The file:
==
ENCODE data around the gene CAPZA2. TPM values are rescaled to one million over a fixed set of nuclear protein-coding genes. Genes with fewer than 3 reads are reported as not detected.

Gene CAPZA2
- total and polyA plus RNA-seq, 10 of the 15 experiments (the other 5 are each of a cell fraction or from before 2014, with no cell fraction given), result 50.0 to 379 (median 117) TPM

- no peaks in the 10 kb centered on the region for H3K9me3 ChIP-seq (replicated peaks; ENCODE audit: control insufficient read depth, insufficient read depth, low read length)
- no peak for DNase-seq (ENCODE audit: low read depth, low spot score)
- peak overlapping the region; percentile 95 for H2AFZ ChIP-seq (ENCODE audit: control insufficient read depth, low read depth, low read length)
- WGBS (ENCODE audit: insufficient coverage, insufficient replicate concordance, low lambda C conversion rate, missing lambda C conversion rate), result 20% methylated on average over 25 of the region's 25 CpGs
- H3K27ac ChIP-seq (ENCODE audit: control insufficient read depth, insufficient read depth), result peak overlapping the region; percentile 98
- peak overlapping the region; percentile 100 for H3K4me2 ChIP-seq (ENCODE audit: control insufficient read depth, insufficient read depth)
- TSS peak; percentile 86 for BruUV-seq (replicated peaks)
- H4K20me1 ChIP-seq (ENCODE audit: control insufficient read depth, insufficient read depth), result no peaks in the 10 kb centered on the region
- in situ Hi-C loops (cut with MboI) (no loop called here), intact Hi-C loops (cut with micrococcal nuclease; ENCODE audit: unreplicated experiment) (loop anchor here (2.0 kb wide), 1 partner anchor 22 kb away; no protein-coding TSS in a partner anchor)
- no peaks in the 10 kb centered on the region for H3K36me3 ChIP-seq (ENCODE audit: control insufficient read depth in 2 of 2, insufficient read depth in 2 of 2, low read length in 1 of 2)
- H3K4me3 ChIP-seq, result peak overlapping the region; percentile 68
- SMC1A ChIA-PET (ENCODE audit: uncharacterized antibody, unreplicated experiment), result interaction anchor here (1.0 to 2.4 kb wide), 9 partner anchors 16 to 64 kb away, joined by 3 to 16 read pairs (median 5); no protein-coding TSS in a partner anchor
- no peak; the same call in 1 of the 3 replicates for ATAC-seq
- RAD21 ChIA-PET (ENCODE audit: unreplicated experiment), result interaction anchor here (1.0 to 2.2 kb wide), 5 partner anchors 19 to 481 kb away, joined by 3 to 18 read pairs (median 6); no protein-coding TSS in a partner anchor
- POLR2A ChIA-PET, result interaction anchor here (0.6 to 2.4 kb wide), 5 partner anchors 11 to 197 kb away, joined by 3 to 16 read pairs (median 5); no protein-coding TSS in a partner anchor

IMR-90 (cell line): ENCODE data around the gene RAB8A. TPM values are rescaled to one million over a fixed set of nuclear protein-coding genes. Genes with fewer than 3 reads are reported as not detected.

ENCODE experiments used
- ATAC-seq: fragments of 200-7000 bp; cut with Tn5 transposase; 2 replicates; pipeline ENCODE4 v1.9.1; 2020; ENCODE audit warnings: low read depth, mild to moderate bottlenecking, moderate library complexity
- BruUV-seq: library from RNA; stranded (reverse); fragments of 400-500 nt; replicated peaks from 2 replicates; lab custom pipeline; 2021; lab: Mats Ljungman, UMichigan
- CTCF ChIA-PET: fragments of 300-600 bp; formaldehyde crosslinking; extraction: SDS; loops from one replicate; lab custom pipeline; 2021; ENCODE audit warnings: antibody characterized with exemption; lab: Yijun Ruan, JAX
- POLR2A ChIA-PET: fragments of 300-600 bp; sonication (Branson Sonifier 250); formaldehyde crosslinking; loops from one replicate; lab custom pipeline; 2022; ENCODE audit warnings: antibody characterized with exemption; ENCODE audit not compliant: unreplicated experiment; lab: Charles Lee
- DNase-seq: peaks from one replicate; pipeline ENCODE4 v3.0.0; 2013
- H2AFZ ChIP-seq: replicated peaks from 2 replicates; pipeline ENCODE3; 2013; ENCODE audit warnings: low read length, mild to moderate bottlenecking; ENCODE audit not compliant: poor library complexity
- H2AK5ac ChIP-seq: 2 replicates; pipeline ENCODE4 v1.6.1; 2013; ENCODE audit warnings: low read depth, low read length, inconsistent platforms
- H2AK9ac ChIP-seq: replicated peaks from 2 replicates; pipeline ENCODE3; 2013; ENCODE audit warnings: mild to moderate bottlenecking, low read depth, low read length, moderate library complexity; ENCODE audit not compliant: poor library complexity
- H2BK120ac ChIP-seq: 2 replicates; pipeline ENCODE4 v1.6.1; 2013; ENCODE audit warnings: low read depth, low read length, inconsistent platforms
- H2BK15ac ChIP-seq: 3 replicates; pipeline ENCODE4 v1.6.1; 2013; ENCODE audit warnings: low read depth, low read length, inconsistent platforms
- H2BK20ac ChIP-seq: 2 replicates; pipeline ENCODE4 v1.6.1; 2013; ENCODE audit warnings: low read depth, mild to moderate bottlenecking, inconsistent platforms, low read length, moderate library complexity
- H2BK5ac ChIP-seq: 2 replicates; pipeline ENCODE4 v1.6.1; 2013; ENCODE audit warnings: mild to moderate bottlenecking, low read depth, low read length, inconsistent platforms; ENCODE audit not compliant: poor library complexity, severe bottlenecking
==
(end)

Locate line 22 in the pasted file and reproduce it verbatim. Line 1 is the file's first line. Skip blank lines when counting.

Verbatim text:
- BruUV-seq: library from RNA; stranded (reverse); fragments of 400-500 nt; replicated peaks from 2 replicates; lab custom pipeline; 2021; lab: Mats Ljungman, UMichigan